14 June 2002

Top Story

By African standards, Swaziland (with just over a million people) is a tiny country. However, with 20,000 internet subscribers it has reached a market size that is larger than some of its bigger brothers. Terence Sibiya looks at how the market operates and its future potential.


Swaziland Post and Telecommunications Company (SPTC) is the sole provider of telecommunications in the Kingdom of 1 million inhabitants, and has enjoyed a monopoly since its establishment. The first Internet service provider in the country was UUNet in 1992 through a company set up by a former University of Swaziland lecturer. He later relocated his offices to Mbabane and was eventually bought out by Africa Online. Real Image is Africa Online’s main competition and it started operating in 1996 and it now enjoys a reputation for providing the best Internet service in the country.


The Internet market in Swaziland is very interesting in that as with so much in this country, the potential is enormous. However, that potential is still not materialising as quickly as it might. Certainly usage is growing reasonably fast, but the level of penetration and the percentage growth are still well below international standards. Although the Government has promised to get more involved role in the future development of internet,in the past it has not played any significant role. This has meant that registration and approval of subscribers, monitoring of usage as well as content have solely been the responsibility of the ISPs and their directors.




The country’s ISPs fall into two groups: the primary ISPs that operate their own networks and the secondary ISPs that use the networks of others.


The primary ISPs are relatively few in number but have extensive influence.


They are:


  1. Africaonline (www.africaonline.co.sz)


  1. Real Image (www.realimage.co.sz)


iii. Swazi.Net ­ governed SPTC (www.swazi.net).


  1. Posix (www.posix.co.sz)


Small secondary ISPs are mushrooming up in the kingdom, and it would seem that most if not all of them are being powered by Swazi.Net, one such ISP is Lusango.net based at Dhlanubeka Building in Mbabane.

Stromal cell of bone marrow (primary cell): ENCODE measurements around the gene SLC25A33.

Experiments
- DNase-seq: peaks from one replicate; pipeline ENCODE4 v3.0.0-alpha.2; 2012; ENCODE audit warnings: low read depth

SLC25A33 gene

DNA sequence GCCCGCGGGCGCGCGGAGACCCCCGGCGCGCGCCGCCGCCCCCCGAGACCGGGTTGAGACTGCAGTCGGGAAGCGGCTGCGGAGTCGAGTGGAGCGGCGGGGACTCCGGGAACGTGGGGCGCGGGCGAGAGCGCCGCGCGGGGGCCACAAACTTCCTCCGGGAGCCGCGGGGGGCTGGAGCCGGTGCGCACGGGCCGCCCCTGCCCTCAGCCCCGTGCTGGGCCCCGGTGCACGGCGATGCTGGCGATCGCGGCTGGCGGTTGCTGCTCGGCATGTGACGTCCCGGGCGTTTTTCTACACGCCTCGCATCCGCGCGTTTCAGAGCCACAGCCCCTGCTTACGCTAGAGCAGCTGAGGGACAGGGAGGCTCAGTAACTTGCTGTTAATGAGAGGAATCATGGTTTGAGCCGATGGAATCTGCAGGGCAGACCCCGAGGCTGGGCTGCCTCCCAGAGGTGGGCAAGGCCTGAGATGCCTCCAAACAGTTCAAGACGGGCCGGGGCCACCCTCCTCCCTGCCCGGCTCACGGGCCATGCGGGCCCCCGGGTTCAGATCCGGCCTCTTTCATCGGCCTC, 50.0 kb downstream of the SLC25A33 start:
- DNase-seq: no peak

Charges for both the monthly subscription and ongoing usage are high by international standards. And these charges are based on the amounts charged for bandwidth by international providers.


The country has about 20,000 subscribed internet users. This is a small fraction of the country’s population, and even though most organisations now have Internet access at work, the individual user still struggles to have access during and after working hours. The key inhibitors discouraging the use of the Internet include a low level of disposable income.




Despite the small number of ISPs there is competitive pricing and innovative marketing. A typical dial-up account costs the equivalent of R165 for the monthly fee unlimited 30 day period of usage.


There has been a mushrooming of cyber cafes nationwide. The largest internet café at the moment is situated at the busiest shopping centre in the country the Mbabane Mall. They have also a branch in Manzini the second largest city in the country and this one, too is situated amain shopping complex in that city. Both cafés are powered by Real Image. Swazi.net has three café’s two situated in Manzini and one in Mbabane at their Post Office premises. Africa Online has one internet café situated in Mbabane. There are other internet cafes mushrooming around Manzini and Mbabane one chances upon them in the most unexpected places, and these are certainly increasing the competition. But it is the Major ISPs; Swazi.net, Real Image, And Africaonline, that have more or less set the standard fee charged in these cafes.


The casual browser for instance pays R10.00 for half an hour of internet access. However those who communicate on a regular basis with friends and family have no qualms with paying a monthly fee. These range from R60 ­ R80 depending on the time being bought to utilise on the net. This is a prepaid service. One pays E60.00 for a month and receives 12 hours that can be used in a 30 day period. Should the hours prove to be insufficient to the subscriber, a pro rata fee is charged for the remainder of the month. Emphasis though is placed on the fact that hours not utilised in the said month, will be forfeited on the first day of the new month.